Saturday, December 30, 2006
Jared Diamond - Collapse: How Societies Choose to Fail or Survive
There are many places on earth, some of them tourist shrines, some of them deserted, covered by the sands of deserts or choked by the surrounding jungle, where mighty (or even, not so mighty) civilisations once stood. Jared Diamond’s book Collapse looks at why some of those civilisations failed and why some of them succeeded. In doing so, he hopes to draw some generalised conclusions about all societies, and perhaps make sure that our society (or at the least the readers of his book) learns some lessons in order to avoid becoming another buried society
As in his previous bestseller, Guns, Germs and Steel, Diamond tells a fascinating story. His descriptions of the rise and collapse (often sudden) of various civilisations are at turns amazing and terrifying. In particular, I found his chapters on the rise of the Vikings and their spread across the seas and oceans, as far as the US mainland fantastic. By comparing and contrasting Viking settlements on the Eastern Seaboard, in Iceland, Greenland, the Orkneys and elsewhere, he can tell a tale of how minor aspects of a civilisations setting (in particular, but not exclusively the physical environment) can have major consequences for a societies ultimate fate.
There is a danger when writing history of this type that you simply take the starting natural conditions (poor soil, excellent forests, good fishing) and extrapolate. Diamond avoids doing this, though he perhaps puts too much emphasis on these factors. Certainly the environment in terms of agricultural possibilities and climate changes did ultimately mean the doom of the Viking civilisation in Greenland.
But actions by societies themselves (whether they choose to cut down all the trees, grow unsuitable groups or introduction alien flora and fauna) often is a greater determining factor. Following on from these factors, whether a society adapts to changing circumstances or not is another major factors. The Vikings in Greenland didn’t try to adapt, instead attempting to continue the lives that they would have led in mainland Christian Europe meant that they were doomed. Diamond points out that the leaders of those societies, in blocking change and continuing in the old ways, merely ensured they were the last to starve.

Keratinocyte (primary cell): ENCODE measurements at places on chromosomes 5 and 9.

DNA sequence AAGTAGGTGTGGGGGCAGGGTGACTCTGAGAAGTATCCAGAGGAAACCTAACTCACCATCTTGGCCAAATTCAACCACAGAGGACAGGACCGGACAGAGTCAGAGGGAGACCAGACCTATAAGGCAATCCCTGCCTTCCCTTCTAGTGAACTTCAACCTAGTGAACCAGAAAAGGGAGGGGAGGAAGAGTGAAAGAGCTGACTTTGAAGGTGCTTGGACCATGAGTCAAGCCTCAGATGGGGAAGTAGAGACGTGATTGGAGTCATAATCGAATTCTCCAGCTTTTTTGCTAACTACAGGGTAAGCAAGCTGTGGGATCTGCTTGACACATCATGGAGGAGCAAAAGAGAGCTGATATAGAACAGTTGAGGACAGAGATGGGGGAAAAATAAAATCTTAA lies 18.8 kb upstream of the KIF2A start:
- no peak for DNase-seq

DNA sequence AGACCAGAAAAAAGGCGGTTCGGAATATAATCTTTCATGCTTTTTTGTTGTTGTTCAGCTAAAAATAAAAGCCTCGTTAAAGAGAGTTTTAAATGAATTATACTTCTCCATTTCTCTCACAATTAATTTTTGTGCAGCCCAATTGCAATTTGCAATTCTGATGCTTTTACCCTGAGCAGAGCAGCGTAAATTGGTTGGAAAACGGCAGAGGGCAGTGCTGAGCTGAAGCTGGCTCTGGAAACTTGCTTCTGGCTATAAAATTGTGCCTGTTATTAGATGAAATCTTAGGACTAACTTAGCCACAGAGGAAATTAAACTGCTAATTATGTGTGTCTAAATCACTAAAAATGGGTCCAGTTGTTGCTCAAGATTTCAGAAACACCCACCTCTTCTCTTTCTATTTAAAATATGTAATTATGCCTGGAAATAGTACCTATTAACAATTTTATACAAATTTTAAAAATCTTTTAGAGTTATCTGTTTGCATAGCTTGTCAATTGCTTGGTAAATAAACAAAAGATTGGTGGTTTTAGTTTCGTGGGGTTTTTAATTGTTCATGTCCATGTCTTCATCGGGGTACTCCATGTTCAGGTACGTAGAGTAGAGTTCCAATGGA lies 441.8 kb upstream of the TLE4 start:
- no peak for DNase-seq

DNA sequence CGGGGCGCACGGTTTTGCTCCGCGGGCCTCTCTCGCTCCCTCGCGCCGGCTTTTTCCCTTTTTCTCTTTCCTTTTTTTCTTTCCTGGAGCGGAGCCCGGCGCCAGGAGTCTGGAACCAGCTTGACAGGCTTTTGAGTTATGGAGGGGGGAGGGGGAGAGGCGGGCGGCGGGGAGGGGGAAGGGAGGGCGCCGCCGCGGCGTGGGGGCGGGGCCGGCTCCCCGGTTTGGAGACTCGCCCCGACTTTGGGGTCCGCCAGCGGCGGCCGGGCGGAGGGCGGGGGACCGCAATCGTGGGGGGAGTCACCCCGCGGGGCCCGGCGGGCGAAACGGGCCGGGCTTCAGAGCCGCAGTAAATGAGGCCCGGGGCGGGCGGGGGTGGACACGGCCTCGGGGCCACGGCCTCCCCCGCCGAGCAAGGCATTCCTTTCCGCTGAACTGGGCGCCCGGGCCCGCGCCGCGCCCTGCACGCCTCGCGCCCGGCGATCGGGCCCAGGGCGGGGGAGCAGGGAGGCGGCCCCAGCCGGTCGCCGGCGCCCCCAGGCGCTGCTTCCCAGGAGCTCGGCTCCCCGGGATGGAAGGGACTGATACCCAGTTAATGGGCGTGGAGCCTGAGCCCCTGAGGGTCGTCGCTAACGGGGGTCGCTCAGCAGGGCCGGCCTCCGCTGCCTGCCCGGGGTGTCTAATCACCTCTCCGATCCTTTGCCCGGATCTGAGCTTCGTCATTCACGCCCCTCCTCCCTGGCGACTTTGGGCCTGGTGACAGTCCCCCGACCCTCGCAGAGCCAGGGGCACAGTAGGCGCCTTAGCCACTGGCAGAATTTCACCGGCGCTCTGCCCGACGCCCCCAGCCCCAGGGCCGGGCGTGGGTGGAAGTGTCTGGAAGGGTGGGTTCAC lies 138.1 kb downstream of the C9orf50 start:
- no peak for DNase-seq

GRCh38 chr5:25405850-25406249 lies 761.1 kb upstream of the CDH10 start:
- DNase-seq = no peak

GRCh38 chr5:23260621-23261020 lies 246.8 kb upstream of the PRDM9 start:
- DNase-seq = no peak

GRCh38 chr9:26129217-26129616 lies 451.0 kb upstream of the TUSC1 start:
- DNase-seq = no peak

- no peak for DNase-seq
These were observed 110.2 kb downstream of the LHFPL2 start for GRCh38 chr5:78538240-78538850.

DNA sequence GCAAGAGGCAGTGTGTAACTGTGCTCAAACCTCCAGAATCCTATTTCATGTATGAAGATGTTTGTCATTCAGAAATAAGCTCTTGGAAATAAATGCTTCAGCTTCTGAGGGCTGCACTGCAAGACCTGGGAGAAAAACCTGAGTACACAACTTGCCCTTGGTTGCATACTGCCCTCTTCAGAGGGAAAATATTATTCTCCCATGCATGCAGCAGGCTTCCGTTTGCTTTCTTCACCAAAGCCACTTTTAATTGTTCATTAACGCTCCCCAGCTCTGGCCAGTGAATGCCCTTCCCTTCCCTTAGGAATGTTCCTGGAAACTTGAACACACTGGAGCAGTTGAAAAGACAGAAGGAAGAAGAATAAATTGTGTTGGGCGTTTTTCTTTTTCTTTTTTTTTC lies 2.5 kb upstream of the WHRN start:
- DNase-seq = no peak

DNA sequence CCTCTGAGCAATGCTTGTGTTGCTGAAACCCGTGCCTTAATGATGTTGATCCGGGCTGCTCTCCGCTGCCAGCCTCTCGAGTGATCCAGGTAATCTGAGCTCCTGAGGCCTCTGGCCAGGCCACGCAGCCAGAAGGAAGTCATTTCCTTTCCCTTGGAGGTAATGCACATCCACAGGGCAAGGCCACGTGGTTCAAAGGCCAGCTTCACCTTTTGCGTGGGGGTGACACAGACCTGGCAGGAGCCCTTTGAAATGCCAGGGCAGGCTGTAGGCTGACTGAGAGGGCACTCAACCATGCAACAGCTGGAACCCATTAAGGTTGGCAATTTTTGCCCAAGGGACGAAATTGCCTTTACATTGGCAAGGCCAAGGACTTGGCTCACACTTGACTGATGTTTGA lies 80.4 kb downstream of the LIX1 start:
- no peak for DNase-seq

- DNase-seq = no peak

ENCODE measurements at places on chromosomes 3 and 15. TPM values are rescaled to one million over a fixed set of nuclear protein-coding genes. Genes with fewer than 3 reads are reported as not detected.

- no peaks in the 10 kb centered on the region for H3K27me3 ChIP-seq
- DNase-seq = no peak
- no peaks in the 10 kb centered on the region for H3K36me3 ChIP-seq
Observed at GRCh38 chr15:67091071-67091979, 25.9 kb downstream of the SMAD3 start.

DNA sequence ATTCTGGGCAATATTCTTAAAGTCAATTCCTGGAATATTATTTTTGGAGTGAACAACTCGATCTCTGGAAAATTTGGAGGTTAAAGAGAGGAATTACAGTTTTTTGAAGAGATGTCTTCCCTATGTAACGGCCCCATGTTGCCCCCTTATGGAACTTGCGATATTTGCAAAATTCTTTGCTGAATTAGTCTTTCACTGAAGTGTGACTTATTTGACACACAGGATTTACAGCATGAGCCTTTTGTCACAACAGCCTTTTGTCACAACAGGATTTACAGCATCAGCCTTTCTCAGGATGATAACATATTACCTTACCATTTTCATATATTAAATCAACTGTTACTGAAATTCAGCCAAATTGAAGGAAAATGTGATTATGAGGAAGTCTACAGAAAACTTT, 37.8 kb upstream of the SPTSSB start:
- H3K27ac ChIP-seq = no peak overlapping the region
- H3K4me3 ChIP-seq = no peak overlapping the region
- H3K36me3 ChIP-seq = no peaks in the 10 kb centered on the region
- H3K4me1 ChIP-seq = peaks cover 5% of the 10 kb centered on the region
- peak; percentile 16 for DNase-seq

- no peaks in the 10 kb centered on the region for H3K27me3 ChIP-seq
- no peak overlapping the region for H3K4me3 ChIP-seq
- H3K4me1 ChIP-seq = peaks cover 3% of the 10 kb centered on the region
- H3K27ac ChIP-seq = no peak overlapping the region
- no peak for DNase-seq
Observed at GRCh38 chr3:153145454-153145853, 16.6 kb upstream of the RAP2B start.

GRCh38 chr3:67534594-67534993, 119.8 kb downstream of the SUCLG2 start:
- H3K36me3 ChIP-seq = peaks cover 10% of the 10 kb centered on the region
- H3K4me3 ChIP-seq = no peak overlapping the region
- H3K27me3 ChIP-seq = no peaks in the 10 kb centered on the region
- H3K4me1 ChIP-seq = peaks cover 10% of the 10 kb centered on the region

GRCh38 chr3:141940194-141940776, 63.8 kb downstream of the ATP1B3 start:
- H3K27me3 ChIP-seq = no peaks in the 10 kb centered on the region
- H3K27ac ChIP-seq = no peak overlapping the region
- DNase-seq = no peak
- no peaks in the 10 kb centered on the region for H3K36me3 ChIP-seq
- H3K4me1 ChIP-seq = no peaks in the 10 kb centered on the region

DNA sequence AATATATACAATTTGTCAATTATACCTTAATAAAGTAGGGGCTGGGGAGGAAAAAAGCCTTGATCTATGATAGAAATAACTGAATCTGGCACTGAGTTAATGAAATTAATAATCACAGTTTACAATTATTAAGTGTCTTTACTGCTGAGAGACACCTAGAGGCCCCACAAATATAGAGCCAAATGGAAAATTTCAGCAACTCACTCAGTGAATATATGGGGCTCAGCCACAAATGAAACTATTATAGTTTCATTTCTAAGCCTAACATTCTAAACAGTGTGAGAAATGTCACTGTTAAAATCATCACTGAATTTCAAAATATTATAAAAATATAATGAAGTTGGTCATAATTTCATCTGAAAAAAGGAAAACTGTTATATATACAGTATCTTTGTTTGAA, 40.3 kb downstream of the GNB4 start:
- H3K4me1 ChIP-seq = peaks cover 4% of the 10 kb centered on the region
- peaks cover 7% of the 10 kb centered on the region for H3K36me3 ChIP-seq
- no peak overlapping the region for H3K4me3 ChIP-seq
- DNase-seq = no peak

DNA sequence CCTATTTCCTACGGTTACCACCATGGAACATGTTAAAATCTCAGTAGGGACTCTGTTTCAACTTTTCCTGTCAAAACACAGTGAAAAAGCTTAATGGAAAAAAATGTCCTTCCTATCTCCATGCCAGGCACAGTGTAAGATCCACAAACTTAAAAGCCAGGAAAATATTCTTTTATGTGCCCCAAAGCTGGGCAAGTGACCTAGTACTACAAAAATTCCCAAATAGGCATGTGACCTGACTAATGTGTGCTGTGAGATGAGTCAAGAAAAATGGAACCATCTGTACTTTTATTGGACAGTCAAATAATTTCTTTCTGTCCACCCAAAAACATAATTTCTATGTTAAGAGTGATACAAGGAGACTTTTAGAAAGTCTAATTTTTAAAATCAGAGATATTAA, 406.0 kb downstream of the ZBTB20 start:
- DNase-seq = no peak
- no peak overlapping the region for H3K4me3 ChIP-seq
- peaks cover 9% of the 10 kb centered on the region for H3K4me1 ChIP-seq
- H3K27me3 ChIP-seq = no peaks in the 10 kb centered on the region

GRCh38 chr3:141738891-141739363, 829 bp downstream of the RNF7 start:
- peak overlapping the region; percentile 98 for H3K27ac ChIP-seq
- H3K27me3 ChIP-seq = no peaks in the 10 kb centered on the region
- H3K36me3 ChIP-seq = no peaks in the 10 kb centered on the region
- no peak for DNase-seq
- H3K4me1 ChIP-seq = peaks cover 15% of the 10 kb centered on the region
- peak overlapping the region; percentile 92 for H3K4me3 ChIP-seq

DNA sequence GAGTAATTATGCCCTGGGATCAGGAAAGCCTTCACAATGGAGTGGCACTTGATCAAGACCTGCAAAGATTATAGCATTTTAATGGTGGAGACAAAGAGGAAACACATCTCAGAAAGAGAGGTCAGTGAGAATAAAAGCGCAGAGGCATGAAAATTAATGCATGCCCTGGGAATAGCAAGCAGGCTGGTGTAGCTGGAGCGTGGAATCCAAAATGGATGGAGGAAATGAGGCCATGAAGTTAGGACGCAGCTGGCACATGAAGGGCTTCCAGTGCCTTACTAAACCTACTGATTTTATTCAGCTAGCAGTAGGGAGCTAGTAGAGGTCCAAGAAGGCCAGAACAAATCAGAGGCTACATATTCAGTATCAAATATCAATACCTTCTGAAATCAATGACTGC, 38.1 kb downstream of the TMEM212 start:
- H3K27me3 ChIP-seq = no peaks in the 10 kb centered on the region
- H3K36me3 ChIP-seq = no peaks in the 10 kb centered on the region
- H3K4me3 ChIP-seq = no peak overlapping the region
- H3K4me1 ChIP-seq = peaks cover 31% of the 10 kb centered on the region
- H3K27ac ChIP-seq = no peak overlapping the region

Diamond’s later attempts to look at how these lessons can be applied to modern societies and nations are less convincing. At this point I must make it clear that I side with Diamond’s ambitions. Many of the factors that led to the collapse of Mayan, Viking, some Native American societies are visible around the world – and not just with the global warming that currently obsesses me and many like me. Deforestation, a factor in the failure of many historical civilisations, is a major issue for countries like China, today. Changes to water availability or the erosion of arable land are issues around the globe. But in a modern, globalised, technologically rich world, it’s not enough to point simply to these as the determining factors.
To be fair to Diamond, I’m being slightly crude here, he doesn’t really believe that modern civilisation will collapse overnight, but he is trying to show how in a globalised economy, there are a number of weak links in the economic and political chain that threaten the whole structure.
But the problems with Diamond’s thesis become clear, I think, when you look at some of his solutions. In particular when he looks at how some of the worst environmental criminals have tried to be part of the solution. In a couple of case studies, he shows how companies (such as a Chevron subsidiary) have cleaned up their act to make their oil drilling environmentally sound. Now one word that I didn’t spot in Diamond’s whole book (it’s certainly not in the index) is capitalism.